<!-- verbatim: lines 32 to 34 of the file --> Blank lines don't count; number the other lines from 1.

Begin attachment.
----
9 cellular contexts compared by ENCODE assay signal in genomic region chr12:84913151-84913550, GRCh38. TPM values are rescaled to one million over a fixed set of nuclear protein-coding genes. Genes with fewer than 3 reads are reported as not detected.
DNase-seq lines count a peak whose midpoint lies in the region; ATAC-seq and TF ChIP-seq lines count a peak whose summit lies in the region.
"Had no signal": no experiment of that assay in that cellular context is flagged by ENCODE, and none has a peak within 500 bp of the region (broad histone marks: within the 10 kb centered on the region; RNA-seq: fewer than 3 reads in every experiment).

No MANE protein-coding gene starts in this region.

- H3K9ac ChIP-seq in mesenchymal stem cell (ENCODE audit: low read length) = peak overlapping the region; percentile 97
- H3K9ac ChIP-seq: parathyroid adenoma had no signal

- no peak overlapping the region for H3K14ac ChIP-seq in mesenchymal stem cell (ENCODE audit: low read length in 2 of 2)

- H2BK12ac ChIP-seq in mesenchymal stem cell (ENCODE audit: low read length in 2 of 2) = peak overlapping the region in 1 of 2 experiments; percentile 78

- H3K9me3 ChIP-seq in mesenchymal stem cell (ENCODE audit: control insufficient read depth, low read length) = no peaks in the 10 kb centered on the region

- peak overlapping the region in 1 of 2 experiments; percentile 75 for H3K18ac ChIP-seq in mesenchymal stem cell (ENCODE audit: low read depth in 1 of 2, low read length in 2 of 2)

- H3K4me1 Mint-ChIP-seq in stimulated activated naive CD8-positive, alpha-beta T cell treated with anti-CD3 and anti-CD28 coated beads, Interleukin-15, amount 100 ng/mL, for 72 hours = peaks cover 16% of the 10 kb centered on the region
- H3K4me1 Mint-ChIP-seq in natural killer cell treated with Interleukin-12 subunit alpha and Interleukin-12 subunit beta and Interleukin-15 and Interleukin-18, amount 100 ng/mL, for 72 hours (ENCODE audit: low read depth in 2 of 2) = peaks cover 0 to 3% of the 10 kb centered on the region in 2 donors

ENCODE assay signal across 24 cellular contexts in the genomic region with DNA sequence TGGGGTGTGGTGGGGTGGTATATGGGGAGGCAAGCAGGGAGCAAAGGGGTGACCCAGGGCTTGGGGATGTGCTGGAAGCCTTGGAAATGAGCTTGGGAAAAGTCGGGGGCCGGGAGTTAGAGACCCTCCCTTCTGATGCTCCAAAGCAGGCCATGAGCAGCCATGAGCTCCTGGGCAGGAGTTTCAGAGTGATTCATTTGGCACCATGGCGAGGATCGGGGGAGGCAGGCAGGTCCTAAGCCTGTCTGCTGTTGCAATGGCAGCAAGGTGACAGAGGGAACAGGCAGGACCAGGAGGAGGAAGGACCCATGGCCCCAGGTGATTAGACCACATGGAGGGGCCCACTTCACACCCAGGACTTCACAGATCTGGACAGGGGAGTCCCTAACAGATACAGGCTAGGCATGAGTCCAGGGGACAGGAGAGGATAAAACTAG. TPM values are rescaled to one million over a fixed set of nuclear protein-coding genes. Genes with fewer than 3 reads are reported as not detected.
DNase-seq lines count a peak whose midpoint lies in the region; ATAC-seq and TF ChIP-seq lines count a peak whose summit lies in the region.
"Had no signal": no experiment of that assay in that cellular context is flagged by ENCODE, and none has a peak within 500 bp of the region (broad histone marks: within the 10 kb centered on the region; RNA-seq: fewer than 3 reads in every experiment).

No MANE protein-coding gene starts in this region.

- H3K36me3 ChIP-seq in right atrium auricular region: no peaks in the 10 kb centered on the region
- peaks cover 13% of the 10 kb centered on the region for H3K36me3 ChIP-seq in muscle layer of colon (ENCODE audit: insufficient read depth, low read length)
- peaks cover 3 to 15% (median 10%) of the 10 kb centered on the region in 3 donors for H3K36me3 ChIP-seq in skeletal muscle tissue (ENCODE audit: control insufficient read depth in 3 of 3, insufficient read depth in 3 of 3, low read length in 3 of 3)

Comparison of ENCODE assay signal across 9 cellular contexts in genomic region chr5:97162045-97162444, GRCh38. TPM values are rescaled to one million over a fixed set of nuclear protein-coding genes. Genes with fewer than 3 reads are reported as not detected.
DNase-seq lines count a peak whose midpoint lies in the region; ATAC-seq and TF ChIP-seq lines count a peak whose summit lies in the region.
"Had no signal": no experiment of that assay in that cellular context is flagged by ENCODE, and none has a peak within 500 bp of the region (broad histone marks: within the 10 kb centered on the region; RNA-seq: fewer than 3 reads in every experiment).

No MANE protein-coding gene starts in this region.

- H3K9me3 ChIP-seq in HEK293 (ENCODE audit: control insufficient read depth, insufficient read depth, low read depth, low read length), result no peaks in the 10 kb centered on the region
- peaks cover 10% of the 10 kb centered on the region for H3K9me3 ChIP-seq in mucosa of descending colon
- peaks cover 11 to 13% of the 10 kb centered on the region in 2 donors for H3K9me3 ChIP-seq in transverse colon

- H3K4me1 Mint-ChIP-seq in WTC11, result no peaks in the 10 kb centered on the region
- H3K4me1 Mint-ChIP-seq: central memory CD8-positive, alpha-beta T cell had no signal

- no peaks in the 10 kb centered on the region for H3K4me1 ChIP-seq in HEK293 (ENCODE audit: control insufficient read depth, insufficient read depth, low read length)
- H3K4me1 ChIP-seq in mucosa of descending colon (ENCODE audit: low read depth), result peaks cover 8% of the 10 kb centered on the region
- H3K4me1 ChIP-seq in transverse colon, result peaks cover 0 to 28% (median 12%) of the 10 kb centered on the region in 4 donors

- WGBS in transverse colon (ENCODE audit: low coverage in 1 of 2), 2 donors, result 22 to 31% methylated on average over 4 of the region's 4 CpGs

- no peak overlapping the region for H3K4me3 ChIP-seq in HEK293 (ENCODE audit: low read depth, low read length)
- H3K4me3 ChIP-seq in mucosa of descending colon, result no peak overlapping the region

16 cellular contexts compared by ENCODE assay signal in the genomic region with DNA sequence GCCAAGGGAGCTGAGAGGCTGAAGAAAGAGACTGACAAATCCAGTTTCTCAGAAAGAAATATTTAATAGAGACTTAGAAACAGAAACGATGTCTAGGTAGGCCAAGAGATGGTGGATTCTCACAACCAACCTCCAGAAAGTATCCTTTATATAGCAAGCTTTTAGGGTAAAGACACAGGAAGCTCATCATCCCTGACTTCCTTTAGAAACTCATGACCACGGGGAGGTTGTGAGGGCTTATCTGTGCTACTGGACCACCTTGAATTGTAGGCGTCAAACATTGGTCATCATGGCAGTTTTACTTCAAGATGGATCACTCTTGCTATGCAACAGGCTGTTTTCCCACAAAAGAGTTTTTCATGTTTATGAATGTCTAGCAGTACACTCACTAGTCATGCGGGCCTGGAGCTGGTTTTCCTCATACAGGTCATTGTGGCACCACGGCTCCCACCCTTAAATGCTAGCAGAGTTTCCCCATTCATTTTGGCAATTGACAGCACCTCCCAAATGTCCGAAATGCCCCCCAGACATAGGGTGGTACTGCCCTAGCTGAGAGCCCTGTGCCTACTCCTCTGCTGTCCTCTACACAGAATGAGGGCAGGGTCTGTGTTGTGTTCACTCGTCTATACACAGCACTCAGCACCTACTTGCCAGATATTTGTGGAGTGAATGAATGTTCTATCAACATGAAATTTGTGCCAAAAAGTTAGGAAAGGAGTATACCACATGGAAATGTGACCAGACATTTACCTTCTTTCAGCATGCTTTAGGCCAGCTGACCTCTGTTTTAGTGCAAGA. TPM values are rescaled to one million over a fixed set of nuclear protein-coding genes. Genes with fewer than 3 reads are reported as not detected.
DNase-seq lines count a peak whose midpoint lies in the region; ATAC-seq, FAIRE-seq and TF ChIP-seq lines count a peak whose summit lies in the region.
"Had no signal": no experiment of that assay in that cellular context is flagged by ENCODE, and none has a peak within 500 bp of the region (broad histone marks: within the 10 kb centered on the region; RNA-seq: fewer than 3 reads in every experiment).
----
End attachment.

- WGBS in transverse colon (ENCODE audit: low coverage in 1 of 2), 2 donors, result 22 to 31% methylated on average over 4 of the region's 4 CpGs

- no peak overlapping the region for H3K4me3 ChIP-seq in HEK293 (ENCODE audit: low read depth, low read length)
- H3K4me3 ChIP-seq in mucosa of descending colon, result no peak overlapping the region